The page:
It happens to us all while browsing Facebook you notice a post where your Facebook friend is complaining that he can’t sleep and the next thing you will notice is that he did it at 1 a.m. so first thing that comes to your mind will be to write him a comment like:
“Maybe stop staring at a screen, dummy.”
Then you stop and think that it’s 2 a.m., you’re reading Facebook posts from a smartphone in bed, and ask yourself who is dummy now…
It’s an inconvenient truth for the ( addicted) world, but you must know that LED screens are the enemies of sleep. Studies confirm this, the latest being a survey of 9,846 teenagers aged 16 to 19 in Norway, two years in the making and published Monday in the medical journal BMJ Open.
The teens made notes for their sleep patterns and technology usage throughout the day, with a focus on the hour before bedtime and came to a conclusion that the more you dose yourself with devices, the higher your risk of sleeplessness.
“Almost all adolescents reported using one or more electronic devices during the last hour before bedtime,” the Norwegian scientists wrote. “Extensive use of these devices was significantly and positively associated with SOL [sleep onset latency, or the amount of time it takes to nod off] and sleep deficiency, with an inverse dose–response relationship between sleep duration and media use.”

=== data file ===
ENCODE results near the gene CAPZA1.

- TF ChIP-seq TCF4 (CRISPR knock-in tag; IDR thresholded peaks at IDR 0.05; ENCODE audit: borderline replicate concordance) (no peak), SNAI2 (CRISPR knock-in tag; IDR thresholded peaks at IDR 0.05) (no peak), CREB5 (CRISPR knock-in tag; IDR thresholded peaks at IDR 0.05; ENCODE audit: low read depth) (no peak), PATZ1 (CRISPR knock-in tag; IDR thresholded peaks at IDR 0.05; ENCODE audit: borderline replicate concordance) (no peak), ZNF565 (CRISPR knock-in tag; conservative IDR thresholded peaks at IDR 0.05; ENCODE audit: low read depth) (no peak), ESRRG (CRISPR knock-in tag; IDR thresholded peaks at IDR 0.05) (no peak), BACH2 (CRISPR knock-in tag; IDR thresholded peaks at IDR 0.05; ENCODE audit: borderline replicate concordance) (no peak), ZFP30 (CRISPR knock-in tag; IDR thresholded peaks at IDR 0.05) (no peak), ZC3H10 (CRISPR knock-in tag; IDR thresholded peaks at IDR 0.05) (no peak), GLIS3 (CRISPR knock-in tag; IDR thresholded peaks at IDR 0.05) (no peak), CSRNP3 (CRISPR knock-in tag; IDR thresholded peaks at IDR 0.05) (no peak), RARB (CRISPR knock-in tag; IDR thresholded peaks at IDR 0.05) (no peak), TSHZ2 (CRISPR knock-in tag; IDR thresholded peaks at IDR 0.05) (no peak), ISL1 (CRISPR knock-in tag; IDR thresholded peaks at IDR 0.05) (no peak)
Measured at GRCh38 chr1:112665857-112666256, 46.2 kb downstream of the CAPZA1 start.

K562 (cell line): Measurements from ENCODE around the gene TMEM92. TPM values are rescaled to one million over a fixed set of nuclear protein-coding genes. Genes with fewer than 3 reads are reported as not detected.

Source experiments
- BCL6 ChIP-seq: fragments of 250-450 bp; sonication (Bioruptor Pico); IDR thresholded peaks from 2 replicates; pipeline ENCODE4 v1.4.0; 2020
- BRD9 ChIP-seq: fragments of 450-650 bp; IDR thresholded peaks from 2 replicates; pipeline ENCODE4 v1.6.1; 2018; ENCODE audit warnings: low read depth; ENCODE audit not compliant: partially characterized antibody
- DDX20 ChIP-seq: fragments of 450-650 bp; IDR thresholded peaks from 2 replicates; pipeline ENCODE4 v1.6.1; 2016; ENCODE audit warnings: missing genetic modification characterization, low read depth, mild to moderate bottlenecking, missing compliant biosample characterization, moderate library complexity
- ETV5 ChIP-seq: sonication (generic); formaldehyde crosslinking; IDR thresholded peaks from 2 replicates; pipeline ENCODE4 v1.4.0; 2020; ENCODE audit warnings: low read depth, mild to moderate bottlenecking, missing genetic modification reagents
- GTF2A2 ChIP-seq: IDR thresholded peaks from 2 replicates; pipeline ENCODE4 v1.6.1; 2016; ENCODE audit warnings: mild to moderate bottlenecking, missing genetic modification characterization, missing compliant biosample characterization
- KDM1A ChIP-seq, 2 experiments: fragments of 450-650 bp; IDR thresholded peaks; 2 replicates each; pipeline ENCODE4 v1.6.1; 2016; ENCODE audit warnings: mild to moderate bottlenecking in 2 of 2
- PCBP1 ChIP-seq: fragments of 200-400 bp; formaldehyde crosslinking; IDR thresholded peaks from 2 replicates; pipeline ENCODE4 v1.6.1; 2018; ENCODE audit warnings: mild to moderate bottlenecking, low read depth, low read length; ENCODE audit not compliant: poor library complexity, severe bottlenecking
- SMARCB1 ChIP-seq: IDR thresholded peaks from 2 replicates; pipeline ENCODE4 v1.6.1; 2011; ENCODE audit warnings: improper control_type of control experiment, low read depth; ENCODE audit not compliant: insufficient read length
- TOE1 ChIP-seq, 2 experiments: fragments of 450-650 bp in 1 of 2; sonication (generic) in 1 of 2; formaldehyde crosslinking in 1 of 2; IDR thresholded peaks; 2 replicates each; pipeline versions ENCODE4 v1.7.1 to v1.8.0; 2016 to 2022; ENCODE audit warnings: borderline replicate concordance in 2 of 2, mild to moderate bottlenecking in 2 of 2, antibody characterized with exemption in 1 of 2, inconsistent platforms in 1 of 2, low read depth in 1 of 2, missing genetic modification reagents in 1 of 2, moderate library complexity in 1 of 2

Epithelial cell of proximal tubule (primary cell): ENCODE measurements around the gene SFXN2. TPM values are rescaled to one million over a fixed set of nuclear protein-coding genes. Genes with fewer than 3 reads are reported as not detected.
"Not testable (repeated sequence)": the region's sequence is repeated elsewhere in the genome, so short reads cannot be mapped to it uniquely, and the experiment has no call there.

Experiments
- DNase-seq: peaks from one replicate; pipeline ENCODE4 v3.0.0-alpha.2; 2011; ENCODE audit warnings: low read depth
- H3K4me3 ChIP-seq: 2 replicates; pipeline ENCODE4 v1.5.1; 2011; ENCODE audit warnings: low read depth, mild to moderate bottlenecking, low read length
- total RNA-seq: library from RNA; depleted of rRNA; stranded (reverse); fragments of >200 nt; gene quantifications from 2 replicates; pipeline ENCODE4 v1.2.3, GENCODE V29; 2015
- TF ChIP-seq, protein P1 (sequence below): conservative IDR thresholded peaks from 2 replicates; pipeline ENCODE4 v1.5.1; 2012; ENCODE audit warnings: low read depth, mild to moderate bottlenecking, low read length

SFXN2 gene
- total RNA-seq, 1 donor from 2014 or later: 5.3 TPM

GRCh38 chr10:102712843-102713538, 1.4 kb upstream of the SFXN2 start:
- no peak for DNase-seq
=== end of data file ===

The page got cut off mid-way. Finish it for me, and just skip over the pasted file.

Some studies showed that blue light emitted by all LED screens interferes with the production of the sleep hormone melatonin in the brain.
That might be the reason for the popularity of apps like Twilight for Android, which promises to “harmonize your screen with the sun cycle” — automatically lowering brightness at night.
Twilight has over 74,000 positive reviews in the Google Play store.
Norwegian researchers suggest that electromagnetic radiation may also be stopping us from getting a good night’s rest. The hunched-over can lead to headaches and muscular pain.
“There are probably multiple pathways explaining the associations between sleep and electronic devices,” the study says. “Media use may directly affect sleep by replacing it due to its time-consuming nature, or may interfere with sleep through increased psychophysiological arousal.”
So it’s using your smartphone and why you are using them matters ,even a simple game can raise your heart rate and induce the fight-or-flight response.
Until more researches and studies are made get a Kindle device (although even the lowest brightness setting on the Kindle Paperwhite can be a little on the bright side).
Reading on a phone or tablet isn’t the best idea so try getting a good privacy screen for the mobile device that reduces glare. Fire up Kindle or iBooks in night mode, then turn the brightness all the way down.
The best is to manage to resist the urge to check Facebook so good luck with that …
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